…but as far as I can tell there’s no rule in the CBA against waiving players at any time for any reason at all; it happens on a regular basis.  Gerald Green, Dan Gadzuric, Earl Clark, and others have already been sent packing this season alone.  Clark’s release was a mutual agreement, and Gadzuric’s was due to injury, but Green was simply let go out of the blue because his team (Foshan) wasn’t satisfied with his play (and he was putting up much better individual numbers than Martin is).  The same thing happened to former Cleveland Cavalier Dwayne Jones, who was a teammate of Wilson Chandler at the beginning of the season.  I’m not sure what part of Kenyon’s contract makes it any different to release him than it was for other teams to release one of their American players… but it all seems pretty sketchy, and like it could be based simply on what the league feels is best for it’s product.  If Jilin was to waive Cartier Martin tomorrow would they be threatened in this manner?  I have a funny feeling they wouldn’t, yet I don’t see the difference.  Kenyon just has a bigger name and plays for a more notable team.

Anyway, talk of Kenyon’s potential release has brought about some speculation that it could open the floodgates for all of the other big-name NBAers to their way back to the NBA.  This I do not see happening.  The only reason there’s any talk of Kenyon’s release is beacuse he isn’t playing well.  JR Smith, Wilson Chandler, and Aaron Brooks are all earning their money.  Smith puts on a show every time he plays, Brooks has Guangdong in second place, and Wilson Chandler has put up some ridiculous statistics.  None of them appear to be at all disgruntled and their teams seem pleased with them, so regardless of what happens with Martin I wouldn’t expect to see any of those three back in the States until their CBA seasons have come to a close (sometime in March or April).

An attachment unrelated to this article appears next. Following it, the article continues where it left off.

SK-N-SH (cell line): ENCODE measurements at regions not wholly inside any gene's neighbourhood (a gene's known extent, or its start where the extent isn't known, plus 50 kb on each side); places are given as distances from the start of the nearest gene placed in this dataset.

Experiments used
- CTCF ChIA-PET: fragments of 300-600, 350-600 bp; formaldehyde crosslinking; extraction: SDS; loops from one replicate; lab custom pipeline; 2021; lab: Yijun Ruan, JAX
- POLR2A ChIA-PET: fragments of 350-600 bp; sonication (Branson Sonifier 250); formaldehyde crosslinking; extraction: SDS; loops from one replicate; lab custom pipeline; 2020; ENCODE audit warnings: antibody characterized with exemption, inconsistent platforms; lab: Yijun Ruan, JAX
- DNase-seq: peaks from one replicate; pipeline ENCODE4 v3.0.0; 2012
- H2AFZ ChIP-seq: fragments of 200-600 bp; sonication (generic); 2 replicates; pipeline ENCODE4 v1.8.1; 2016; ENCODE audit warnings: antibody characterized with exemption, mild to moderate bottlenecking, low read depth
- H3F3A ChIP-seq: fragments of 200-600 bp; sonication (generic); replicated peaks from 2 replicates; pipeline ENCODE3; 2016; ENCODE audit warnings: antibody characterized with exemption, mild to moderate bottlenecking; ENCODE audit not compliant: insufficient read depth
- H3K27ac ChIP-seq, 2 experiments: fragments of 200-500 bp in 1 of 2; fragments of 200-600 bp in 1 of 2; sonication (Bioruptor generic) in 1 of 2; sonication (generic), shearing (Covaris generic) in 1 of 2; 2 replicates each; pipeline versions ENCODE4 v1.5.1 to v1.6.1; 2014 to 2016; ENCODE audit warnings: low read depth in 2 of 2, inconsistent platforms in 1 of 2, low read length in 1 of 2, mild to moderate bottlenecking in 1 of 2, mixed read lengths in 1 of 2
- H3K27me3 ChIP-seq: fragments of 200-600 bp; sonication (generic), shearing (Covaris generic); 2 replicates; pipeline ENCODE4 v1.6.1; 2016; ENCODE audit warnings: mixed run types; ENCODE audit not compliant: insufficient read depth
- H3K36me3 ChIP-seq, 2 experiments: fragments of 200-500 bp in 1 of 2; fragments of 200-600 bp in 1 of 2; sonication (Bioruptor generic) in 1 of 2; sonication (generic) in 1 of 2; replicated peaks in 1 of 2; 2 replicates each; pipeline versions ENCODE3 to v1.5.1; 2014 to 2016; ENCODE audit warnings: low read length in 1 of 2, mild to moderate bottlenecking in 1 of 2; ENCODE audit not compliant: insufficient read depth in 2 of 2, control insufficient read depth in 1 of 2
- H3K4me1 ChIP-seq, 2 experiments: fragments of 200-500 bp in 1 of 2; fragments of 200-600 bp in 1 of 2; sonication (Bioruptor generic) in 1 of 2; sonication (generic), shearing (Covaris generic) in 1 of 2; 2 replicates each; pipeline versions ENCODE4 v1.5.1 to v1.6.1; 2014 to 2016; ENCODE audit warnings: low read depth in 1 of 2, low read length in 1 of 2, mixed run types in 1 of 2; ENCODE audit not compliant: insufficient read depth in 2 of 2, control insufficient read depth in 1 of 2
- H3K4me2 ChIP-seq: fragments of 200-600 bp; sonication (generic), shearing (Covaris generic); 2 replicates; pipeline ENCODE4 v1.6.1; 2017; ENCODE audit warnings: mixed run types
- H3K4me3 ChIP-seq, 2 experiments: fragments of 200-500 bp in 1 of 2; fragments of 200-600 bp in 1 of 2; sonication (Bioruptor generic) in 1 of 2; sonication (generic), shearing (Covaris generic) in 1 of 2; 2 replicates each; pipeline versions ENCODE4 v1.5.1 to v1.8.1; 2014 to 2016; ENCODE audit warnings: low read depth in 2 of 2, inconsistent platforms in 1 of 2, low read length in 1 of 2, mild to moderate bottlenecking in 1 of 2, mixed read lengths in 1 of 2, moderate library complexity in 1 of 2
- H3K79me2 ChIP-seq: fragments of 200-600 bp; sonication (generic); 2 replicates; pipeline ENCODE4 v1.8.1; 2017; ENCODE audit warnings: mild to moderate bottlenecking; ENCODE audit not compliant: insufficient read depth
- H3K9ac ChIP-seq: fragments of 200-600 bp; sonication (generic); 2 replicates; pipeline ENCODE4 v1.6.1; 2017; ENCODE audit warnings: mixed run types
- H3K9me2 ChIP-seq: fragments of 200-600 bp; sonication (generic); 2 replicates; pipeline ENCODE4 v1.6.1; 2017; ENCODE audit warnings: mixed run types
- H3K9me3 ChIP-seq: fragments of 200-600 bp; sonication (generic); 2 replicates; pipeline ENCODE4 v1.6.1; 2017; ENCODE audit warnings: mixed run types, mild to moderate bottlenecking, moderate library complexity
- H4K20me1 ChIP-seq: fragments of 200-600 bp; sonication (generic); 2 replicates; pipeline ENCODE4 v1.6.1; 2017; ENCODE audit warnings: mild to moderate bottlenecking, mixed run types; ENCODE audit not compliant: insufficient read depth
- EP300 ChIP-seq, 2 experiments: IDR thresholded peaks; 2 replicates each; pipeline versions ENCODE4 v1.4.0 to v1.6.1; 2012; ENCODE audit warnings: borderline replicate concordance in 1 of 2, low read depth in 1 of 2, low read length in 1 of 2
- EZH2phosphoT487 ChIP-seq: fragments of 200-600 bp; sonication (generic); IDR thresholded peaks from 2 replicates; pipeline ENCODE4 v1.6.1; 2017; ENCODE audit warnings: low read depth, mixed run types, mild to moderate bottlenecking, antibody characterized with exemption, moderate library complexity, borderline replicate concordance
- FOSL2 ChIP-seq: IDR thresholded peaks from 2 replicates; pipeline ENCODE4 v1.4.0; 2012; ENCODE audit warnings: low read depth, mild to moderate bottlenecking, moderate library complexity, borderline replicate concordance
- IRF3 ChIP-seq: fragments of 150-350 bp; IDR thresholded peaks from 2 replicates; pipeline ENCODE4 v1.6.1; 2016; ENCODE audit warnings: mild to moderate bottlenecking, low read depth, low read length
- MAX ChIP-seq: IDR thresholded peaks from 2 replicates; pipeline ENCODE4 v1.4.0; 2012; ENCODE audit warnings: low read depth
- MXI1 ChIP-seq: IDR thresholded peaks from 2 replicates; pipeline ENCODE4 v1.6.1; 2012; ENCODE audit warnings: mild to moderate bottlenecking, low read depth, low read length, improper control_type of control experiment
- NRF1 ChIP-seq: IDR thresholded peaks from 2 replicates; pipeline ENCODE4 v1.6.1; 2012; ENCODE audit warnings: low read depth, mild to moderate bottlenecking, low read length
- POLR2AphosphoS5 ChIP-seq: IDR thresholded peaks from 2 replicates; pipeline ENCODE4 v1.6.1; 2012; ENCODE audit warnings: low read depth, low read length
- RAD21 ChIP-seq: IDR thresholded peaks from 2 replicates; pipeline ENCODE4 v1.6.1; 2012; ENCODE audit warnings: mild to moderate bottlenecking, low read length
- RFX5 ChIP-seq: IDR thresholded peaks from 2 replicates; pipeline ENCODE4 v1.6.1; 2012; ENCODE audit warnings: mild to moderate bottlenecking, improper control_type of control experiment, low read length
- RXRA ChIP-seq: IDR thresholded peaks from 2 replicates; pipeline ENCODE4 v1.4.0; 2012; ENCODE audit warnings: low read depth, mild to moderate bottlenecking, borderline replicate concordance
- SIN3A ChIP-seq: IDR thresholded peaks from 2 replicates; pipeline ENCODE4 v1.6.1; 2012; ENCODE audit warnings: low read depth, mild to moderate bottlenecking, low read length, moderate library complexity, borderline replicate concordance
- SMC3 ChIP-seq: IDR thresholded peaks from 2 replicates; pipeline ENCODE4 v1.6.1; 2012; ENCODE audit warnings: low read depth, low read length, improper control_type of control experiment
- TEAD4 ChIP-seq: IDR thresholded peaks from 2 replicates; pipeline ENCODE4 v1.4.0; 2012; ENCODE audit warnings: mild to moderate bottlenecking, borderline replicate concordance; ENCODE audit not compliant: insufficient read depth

If Martin is waived he could be a guy who could give a big boost to a contending team, but it’s too early to talk about that.  He still needs to be let go and get FIBA clearance to sign a new deal.  I’m not saying it won’t happen, but if the CBA really plans to force Xinjiang to forfeit games then I’m thinking they keep him.

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2 Responses to Will The Xinjiang Flying Tigers Waive Kenyon Martin?

  1. Pingback: The Best Plays You’ve Never Seen Before, Featuring Andre Miller | NBA 24/7 365

  2. Dave says:

    I am willing to bet that the CBA lets Xinjiang release KMart and then not give FIBA clearance for him to play until March. As Kmart said when he left Denver ” They made their bed, now let them sleep in it”